Genetic Engineering has emerged as a modern means of improving and altering life forms, accomplishing within a matter of moments in the laboratory what previously took farmers hundreds of years of selection and cross-breeding to achieve. Genetic scientists, through the manipulation of gene sequences or traits, have (arguably) improved plant varieties and seeds, and corporations have in turn slapped patents on the supposed ‘inventions’, restricting the use of the product or plant/seed by others. The patent process is used as a means of stimulating competition.
But what needs to be asked is this—is the rearranging and manipulating of gene sequences truly an ‘invention’ in the commonsense definition of the term, and therefore worthy of a patent?
Prior to the 1980s traditional intellectual property law restricted the patenting of “products of nature”. Corporate pressure acting on the perceived profitability of new biotechnological discoveries persuaded the US government to alter the law to include, firstly, genetically engineered microorganisms (1980), secondly plants (1985) and thirdly animals (1987). These alterations paved the way for the patentability of all living organisms including human genetic material. These developments also saw seed production and distribution shift from the hands of the farmer to large corporations.
Seed legislation and Intellectual Property Rights (IPRs) have in turn restricted the ability of farmers to engage and partake in traditional methods of seed transfer and exchange. Popular environmentalist Vandana Shiva describes in her book Protect or Plunder? the struggle of a German organic farmer who had developed his own varieties of wheat as he was displeased with the commercially available options, and other organic farmers in the area made use of his seed. He had then been fined by the government for taking part in the trade of uncertified seed.
A well-known example of the restriction of IPRs is with Monsanto’s widely used Roundup Ready® patented crops that come with a Roundup Ready® Gene Agreement, which forbids the saving, distributing and selling of the seed or its produce to any other entity. Monsanto also has the ability to visit and check the farms, even in absence of the farmer, for three years after their agreement and will not be held liable for the failure of the crop or any consumer or ecological damage caused by the seed provided.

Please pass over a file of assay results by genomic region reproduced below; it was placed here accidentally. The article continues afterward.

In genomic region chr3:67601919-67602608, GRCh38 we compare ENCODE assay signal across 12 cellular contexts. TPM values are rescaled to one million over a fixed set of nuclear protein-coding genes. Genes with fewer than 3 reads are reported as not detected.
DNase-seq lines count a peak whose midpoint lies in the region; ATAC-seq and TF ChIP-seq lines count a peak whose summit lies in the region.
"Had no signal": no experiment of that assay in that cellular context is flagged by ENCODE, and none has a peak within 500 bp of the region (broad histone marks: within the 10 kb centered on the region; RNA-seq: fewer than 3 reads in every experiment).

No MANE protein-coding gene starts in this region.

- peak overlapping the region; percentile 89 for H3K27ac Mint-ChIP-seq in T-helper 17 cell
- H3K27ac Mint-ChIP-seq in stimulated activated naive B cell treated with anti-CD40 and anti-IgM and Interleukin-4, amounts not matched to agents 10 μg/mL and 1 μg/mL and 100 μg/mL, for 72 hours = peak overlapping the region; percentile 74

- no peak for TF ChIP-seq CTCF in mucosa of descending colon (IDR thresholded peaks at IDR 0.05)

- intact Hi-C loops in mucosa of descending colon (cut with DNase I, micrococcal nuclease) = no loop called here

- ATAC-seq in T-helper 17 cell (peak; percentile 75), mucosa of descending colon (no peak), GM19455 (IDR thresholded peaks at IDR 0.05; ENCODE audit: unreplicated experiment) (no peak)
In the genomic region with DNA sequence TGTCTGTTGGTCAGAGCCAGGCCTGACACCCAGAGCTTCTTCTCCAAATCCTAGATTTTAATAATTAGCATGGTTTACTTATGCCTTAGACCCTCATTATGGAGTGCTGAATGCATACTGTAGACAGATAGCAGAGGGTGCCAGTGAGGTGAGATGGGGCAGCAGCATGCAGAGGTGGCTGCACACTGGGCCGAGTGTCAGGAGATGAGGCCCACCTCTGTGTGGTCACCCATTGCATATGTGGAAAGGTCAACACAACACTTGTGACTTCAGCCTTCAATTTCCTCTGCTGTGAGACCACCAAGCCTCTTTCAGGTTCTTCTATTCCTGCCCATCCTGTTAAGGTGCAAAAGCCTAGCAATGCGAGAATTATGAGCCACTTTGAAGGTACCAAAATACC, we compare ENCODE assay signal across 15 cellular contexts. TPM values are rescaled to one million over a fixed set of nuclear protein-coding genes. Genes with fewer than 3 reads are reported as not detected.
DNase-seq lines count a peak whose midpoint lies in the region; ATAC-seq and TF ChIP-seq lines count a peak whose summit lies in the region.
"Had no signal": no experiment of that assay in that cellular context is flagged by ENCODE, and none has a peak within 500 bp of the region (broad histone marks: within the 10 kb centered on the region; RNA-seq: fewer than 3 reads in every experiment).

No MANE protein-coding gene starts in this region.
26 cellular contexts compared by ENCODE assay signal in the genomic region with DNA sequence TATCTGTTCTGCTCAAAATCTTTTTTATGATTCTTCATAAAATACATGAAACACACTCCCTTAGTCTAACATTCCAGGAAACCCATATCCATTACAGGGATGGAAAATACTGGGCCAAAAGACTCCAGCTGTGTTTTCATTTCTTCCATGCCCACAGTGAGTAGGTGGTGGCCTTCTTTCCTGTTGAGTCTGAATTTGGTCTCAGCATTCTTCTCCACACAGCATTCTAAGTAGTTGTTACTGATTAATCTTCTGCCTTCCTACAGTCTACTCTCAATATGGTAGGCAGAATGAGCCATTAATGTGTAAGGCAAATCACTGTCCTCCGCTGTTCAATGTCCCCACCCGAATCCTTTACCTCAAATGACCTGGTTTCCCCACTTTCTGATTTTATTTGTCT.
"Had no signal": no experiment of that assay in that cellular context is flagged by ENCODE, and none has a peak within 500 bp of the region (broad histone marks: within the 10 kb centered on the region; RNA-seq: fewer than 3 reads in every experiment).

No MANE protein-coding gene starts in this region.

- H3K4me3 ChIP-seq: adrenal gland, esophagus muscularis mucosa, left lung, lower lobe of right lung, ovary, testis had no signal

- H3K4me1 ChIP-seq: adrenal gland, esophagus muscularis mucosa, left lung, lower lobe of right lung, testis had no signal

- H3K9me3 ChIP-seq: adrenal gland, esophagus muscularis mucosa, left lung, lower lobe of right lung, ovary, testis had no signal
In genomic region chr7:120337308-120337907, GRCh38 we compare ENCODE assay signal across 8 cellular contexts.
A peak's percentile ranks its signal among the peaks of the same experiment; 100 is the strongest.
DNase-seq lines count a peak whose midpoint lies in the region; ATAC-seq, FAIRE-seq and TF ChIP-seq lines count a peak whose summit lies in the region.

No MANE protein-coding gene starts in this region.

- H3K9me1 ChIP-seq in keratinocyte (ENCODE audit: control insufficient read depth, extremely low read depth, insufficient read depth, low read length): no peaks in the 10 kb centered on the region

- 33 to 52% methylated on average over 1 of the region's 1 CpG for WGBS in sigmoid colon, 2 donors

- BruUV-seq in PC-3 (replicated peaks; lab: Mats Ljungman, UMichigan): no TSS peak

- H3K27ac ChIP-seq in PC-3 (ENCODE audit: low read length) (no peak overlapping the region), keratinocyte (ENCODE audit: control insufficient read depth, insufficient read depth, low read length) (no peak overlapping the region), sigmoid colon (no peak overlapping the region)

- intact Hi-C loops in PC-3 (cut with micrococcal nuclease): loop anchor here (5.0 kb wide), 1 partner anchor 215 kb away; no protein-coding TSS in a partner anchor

We should question the ability of a system to protect biodiversity and provide food security when a few corporations seek to own and control all processes and avoid all environmental responsibility, leaving farmers with no rights and little democratic input.
Why would farmers enter into any agreement with agribusinesses and corporations when the conditions appear so unjust? The tactic used by the corporations is in establishing dependency. Farmers are lured into agreements with the promise of improved crop yields and decrease in chemical inputs, along with providing farmers with cheap seed and agrochemical inputs initially until their traditional pest and seed management systems are destroyed. Prices are then raised to increase profitability and indebtedness shadows farmers. Dependency is also created in that many of the seed varieties are dependent on certain agrochemical inputs, which requires further purchasing. The corporations bear no environmental responsibility and the agrochemicals required may have detrimental environmental effects, as with the Roundup herbicide which is non-selective and, according to Monsanto, “destroys every weed, everywhere, economically”.